It is the autobiographical narration of the detention suffered by the author in the Roman prison of Rebibbia. Driven to steal jewels from a friend’s house, to cope with economic difficulties, the protagonist is arrested and sentenced in the early 1980s. Thus a parallel world opens up to her, in which she gradually identifies and which manifests itself as rich in a varied humanity and endowed with an unthinkable vitality. The initial impact with rules and deprivations of all kinds are described with lexical crudeness, from body searches to the impossibility of washing, from the dilapidation of the cell to the inflexibility of the guards, but all address her with the nickname of “Mrs. ”, with respect for a woman they perceive as highly placed. Furthermore, to her great surprise, Goliarda discovers that the cells remain open during the day and in fact the inmates live in a community, a community that can well be defined as “Rebibbia University”. Thus she becomes familiar with her cellmates, the toxic Marrò and the rude Annunciation, insinuating herself into their weaknesses and fragility, but she also gets to know the “political” prisoners, capable of surprising embellishments in the common spaces, to the point that their living room seems to have very little of the gloom that is usually associated with the prison condition. A live fresco of the prison situation of the time, although limited to female detention, notoriously less harsh than male, due to the quality of treatment and quantity of inmates, but outlined with rare skill and capable of inducing the reader to re-evaluate a world damned for definition. Goliarda also discovers what solidarity, warmth, friendship, spontaneity mean, impossible in the outside world where one is less free and safe. Free and nonconformist intellectual, Goliarda Sapienza offers us, with a lucid and penetrating gaze, a surprising cross-section that overturns all our stereotypes about an unknown reality and for this reason all the more revealing.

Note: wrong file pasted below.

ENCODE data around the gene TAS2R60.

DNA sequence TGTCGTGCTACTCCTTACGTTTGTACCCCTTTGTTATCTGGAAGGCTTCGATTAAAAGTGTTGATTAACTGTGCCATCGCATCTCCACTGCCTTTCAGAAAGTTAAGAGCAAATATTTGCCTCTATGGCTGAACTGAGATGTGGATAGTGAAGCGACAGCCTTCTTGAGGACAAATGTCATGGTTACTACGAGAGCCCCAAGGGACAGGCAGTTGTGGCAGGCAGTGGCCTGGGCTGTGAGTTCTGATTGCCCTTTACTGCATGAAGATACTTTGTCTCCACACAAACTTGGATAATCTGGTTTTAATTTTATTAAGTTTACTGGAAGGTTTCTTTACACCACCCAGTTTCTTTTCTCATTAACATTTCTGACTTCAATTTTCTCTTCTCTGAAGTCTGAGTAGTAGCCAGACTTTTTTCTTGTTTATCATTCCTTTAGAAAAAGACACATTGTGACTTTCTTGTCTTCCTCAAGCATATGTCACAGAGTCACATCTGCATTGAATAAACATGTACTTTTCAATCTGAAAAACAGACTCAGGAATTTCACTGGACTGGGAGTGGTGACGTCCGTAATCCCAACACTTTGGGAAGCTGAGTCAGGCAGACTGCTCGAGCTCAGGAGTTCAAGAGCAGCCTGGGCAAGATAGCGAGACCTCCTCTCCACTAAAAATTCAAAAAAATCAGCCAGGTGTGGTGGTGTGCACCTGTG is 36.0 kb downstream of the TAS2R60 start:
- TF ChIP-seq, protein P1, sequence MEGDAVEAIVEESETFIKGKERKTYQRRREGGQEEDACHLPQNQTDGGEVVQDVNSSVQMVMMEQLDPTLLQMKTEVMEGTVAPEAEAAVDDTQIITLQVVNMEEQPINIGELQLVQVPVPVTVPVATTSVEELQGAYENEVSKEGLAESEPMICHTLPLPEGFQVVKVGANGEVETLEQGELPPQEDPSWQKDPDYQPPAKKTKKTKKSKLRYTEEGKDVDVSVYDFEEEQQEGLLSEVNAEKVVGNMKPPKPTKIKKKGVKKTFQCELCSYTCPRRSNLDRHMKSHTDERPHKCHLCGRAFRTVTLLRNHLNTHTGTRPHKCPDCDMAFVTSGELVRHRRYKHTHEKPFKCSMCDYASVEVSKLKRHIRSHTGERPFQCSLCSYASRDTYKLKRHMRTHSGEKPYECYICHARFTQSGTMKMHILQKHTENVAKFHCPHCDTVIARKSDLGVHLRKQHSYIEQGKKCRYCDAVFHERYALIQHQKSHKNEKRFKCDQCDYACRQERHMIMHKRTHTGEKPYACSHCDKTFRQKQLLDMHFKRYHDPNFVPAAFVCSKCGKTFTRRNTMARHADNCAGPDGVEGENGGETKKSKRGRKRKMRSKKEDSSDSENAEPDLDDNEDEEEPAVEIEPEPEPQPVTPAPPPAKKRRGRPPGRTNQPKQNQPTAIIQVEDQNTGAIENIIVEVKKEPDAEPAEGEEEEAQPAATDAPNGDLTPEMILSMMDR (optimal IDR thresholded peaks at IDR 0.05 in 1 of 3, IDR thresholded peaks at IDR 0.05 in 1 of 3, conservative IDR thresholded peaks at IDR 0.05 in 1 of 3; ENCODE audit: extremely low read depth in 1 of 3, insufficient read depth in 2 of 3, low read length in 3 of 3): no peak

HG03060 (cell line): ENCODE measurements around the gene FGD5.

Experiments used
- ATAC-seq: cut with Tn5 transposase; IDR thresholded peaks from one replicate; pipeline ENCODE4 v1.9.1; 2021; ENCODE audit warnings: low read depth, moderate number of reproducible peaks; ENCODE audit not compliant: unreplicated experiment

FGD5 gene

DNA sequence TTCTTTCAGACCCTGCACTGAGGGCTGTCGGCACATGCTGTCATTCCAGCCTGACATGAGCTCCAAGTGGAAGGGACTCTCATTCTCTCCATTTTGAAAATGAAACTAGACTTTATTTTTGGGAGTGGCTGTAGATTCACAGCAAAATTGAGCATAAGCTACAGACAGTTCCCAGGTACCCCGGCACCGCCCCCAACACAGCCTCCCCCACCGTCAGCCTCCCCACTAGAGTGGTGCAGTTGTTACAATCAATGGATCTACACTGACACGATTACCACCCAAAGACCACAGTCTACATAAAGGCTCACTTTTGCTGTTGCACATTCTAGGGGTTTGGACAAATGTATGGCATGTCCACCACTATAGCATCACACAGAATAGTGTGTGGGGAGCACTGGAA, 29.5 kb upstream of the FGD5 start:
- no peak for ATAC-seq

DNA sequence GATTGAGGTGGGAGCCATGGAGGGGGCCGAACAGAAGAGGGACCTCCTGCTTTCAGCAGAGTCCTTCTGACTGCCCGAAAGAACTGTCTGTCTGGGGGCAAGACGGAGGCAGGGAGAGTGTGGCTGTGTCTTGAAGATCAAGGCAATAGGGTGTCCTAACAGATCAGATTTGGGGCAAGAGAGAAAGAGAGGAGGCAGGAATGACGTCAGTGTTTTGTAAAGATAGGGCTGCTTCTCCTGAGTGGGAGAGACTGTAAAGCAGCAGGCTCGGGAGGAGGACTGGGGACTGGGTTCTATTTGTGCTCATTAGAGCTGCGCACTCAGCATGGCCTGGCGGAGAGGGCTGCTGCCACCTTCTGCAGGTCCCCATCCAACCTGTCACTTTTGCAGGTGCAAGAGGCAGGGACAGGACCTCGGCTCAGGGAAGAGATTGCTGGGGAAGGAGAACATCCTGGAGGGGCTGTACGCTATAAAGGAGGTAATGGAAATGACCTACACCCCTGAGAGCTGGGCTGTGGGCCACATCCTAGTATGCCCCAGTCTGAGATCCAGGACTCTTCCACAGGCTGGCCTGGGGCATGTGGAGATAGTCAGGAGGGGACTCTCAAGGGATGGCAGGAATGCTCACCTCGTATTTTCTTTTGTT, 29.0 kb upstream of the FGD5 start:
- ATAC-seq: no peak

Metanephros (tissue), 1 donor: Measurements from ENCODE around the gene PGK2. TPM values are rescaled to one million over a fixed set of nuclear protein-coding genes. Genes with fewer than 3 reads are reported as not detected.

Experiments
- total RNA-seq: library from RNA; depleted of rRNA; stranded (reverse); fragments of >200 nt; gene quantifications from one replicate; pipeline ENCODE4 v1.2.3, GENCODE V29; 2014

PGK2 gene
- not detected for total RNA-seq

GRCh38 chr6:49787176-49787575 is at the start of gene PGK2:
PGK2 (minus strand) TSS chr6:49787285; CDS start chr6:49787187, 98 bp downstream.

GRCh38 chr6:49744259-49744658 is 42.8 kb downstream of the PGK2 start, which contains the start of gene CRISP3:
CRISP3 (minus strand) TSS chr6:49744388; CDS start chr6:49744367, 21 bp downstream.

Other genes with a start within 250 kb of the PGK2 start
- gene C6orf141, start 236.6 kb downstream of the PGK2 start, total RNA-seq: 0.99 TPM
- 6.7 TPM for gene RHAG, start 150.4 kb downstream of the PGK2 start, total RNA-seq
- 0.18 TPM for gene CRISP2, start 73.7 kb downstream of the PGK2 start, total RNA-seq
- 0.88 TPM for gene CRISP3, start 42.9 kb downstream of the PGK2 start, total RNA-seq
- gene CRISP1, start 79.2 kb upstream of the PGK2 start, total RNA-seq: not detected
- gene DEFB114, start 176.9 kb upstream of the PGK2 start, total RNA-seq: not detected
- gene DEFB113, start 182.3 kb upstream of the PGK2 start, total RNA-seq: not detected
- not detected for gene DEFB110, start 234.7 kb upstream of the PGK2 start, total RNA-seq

This book of the “scandalous” and misunderstood Goliarda Sapienza, is immediately striking. Not just for the title. We understand, from the very first pages, that the author is not hiding. It is she, Goliarda, the protagonist of these “filthy” memory pages inside the women’s prison of Rebibbia. Yes, dirty, smelly, disturbing pages.
But what is the writer, the actress, the poet doing inside a prison? It’s all true? Narrative fiction? No. Goliarda Sapienza was actually in prison, at the age of 55, on charges of aggravated receiving stolen goods, forgery of documents and impersonation. In summary, he had stolen some jewels from a friend. And in those years, poor Goliarda was not doing well, due to serious economic difficulties that often hit visionaries and alternative minds.
When Goliarda Sapienza was imprisoned in Rebibbia in October 1980, a broad debate developed around her story supported by numerous voices traceable in newspapers, magazines and in public presentations until 1983, the year of the diffusion of the University of Rebibbia for Rizzoli, which had considerable critical acclaim.
The University of Rebibbia has already been the subject of in-depth studies from a thematic point of view and above all of gender studies.At 56, a woman used to living not in comfort (because she has been in a serious economic crisis for years now) but in short in an environment of artists, intellectuals and the bourgeoisie is catapulted into the female wing of Rebibbia, where she comes into contact with a humanity sorrowful, humble, angry. Prison has its rules and rituals and Goliarda has to learn them right away: to help this ‘lady’ who has fallen into the abyss not to get lost Giovannella, a teenage mother who always gets herself arrested for insulting a public official when she has to have an abortion, because inside ‘they do it better’, Teresa Marrò, a young former actress destroyed by heroin and her mother’s indifference, Edda, a large woman who is a mother, a point of reference and sometimes even a lover for the inmates, Mamma Roma, a a slender old woman who claims to have paranormal gifts, and the enigmatic Chinese Suzìe Wong who prepares fragrant tea and involves her companions in long discussions…
The University of Rebibbia, a true neo-realist jewel that photographs with candor and ruthlessness one of the Italys that emerged from ’77 and embarked on the anesthetized interlude of the ’80s: not the Italy of barricades of movements, utopias, political struggle, but the one in margin, of the underclass in prison, of the derelict, of the forgotten. The one twice humiliated and offended because she is female. It is not the prison literature of American noir, with beatings, rapes, torture, but the story of a prison that is a closed and gloomy space in which women who are different from each other but united by their femininity confront each other, smell, comfort until cancel all social distancing in the name of a common, tender pain.